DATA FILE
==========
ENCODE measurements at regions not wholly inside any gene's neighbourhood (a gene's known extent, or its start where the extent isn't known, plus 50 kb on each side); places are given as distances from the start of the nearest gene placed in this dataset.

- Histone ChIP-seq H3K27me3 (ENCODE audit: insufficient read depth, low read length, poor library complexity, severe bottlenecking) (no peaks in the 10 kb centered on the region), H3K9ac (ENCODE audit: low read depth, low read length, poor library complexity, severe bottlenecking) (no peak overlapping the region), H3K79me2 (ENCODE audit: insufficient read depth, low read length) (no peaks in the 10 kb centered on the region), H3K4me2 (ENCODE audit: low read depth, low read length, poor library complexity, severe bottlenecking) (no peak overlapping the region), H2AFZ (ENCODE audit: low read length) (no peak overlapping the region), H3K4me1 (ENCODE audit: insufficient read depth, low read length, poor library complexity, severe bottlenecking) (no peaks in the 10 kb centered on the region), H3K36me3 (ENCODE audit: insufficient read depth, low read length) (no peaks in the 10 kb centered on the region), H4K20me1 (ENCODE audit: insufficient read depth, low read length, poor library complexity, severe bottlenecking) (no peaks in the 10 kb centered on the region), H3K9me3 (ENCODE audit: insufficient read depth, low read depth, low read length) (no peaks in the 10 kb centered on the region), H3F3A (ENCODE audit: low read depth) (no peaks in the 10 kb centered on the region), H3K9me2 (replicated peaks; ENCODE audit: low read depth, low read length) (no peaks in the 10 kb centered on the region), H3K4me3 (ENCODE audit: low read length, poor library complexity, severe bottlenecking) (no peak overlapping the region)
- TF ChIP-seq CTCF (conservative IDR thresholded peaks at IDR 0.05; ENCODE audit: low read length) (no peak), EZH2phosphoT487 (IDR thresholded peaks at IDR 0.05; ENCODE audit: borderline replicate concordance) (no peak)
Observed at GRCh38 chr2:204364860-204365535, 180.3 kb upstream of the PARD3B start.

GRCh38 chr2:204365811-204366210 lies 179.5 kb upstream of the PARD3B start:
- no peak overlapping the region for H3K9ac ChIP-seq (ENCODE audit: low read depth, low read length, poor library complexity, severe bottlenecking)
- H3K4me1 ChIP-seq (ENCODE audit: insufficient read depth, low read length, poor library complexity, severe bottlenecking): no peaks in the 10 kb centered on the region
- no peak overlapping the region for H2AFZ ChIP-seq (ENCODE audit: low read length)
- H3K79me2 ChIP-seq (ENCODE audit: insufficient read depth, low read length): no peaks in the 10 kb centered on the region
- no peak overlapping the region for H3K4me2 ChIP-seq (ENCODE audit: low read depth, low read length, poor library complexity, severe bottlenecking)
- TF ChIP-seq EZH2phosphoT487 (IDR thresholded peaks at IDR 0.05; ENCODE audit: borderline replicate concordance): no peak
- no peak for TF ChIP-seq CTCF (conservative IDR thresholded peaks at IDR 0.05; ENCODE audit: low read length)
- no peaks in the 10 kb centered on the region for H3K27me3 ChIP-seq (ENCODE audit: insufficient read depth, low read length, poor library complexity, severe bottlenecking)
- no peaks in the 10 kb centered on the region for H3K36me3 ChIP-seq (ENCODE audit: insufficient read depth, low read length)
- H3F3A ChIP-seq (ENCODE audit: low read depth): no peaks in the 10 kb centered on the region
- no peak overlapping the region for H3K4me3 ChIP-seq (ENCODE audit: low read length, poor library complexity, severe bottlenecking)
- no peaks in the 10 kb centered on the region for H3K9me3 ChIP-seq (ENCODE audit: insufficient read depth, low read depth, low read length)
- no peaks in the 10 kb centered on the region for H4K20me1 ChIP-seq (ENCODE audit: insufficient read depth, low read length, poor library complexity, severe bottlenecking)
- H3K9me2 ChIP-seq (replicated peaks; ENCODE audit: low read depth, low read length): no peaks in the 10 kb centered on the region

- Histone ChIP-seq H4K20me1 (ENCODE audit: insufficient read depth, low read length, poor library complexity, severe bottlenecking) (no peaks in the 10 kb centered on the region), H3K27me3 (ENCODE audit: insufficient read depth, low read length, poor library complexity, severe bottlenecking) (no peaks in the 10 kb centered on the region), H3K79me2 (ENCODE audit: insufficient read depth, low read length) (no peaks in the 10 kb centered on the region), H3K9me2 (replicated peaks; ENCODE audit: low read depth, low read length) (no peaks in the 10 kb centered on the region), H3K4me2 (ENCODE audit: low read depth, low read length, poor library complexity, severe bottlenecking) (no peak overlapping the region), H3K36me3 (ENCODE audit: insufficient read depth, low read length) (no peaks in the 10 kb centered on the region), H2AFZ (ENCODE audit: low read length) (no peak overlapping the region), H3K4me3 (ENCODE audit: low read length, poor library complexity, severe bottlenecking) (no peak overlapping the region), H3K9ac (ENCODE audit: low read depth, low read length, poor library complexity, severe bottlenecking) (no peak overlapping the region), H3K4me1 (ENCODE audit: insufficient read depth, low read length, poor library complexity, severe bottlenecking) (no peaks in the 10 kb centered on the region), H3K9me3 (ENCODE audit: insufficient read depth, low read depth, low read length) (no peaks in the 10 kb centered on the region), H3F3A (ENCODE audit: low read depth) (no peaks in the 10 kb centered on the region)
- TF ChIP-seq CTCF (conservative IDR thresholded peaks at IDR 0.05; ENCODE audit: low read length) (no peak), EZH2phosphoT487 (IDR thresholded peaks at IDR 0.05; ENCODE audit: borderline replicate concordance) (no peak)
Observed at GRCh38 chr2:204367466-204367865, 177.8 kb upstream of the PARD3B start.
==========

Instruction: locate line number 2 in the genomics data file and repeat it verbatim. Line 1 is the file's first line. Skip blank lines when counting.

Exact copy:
- Histone ChIP-seq H3K27me3 (ENCODE audit: insufficient read depth, low read length, poor library complexity, severe bottlenecking) (no peaks in the 10 kb centered on the region), H3K9ac (ENCODE audit: low read depth, low read length, poor library complexity, severe bottlenecking) (no peak overlapping the region), H3K79me2 (ENCODE audit: insufficient read depth, low read length) (no peaks in the 10 kb centered on the region), H3K4me2 (ENCODE audit: low read depth, low read length, poor library complexity, severe bottlenecking) (no peak overlapping the region), H2AFZ (ENCODE audit: low read length) (no peak overlapping the region), H3K4me1 (ENCODE audit: insufficient read depth, low read length, poor library complexity, severe bottlenecking) (no peaks in the 10 kb centered on the region), H3K36me3 (ENCODE audit: insufficient read depth, low read length) (no peaks in the 10 kb centered on the region), H4K20me1 (ENCODE audit: insufficient read depth, low read length, poor library complexity, severe bottlenecking) (no peaks in the 10 kb centered on the region), H3K9me3 (ENCODE audit: insufficient read depth, low read depth, low read length) (no peaks in the 10 kb centered on the region), H3F3A (ENCODE audit: low read depth) (no peaks in the 10 kb centered on the region), H3K9me2 (replicated peaks; ENCODE audit: low read depth, low read length) (no peaks in the 10 kb centered on the region), H3K4me3 (ENCODE audit: low read length, poor library complexity, severe bottlenecking) (no peak overlapping the region)